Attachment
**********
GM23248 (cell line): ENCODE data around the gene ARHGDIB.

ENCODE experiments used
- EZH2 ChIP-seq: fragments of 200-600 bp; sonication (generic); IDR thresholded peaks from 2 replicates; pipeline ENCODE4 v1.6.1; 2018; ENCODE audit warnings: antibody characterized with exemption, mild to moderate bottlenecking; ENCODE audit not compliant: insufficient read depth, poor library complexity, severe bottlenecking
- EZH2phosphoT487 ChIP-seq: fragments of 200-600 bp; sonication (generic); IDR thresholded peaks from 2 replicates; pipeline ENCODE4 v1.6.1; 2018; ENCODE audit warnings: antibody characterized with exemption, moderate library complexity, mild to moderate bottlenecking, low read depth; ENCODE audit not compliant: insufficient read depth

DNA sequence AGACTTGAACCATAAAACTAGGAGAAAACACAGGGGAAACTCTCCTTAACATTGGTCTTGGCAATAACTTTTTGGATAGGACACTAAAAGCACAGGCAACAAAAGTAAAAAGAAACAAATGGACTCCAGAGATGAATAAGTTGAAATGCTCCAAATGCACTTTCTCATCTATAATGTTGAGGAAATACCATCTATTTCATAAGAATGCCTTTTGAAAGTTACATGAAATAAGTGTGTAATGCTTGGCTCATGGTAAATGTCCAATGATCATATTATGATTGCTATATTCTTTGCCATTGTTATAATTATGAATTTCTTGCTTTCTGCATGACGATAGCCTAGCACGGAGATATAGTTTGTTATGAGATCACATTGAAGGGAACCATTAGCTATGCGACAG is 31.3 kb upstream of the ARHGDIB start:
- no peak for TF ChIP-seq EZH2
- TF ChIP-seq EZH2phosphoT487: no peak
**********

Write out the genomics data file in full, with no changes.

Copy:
GM23248 (cell line): ENCODE data around the gene ARHGDIB.

ENCODE experiments used
- EZH2 ChIP-seq: fragments of 200-600 bp; sonication (generic); IDR thresholded peaks from 2 replicates; pipeline ENCODE4 v1.6.1; 2018; ENCODE audit warnings: antibody characterized with exemption, mild to moderate bottlenecking; ENCODE audit not compliant: insufficient read depth, poor library complexity, severe bottlenecking
- EZH2phosphoT487 ChIP-seq: fragments of 200-600 bp; sonication (generic); IDR thresholded peaks from 2 replicates; pipeline ENCODE4 v1.6.1; 2018; ENCODE audit warnings: antibody characterized with exemption, moderate library complexity, mild to moderate bottlenecking, low read depth; ENCODE audit not compliant: insufficient read depth

DNA sequence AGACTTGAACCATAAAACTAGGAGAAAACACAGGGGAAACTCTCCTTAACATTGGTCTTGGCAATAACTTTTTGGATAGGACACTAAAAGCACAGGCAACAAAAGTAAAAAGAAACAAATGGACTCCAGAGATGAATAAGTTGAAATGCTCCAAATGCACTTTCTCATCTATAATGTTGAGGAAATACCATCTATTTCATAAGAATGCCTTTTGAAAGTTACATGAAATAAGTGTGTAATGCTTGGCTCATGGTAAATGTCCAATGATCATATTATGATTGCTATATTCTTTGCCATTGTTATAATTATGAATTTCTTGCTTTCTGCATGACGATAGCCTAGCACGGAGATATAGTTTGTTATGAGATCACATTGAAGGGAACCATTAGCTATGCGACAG is 31.3 kb upstream of the ARHGDIB start:
- no peak for TF ChIP-seq EZH2
- TF ChIP-seq EZH2phosphoT487: no peak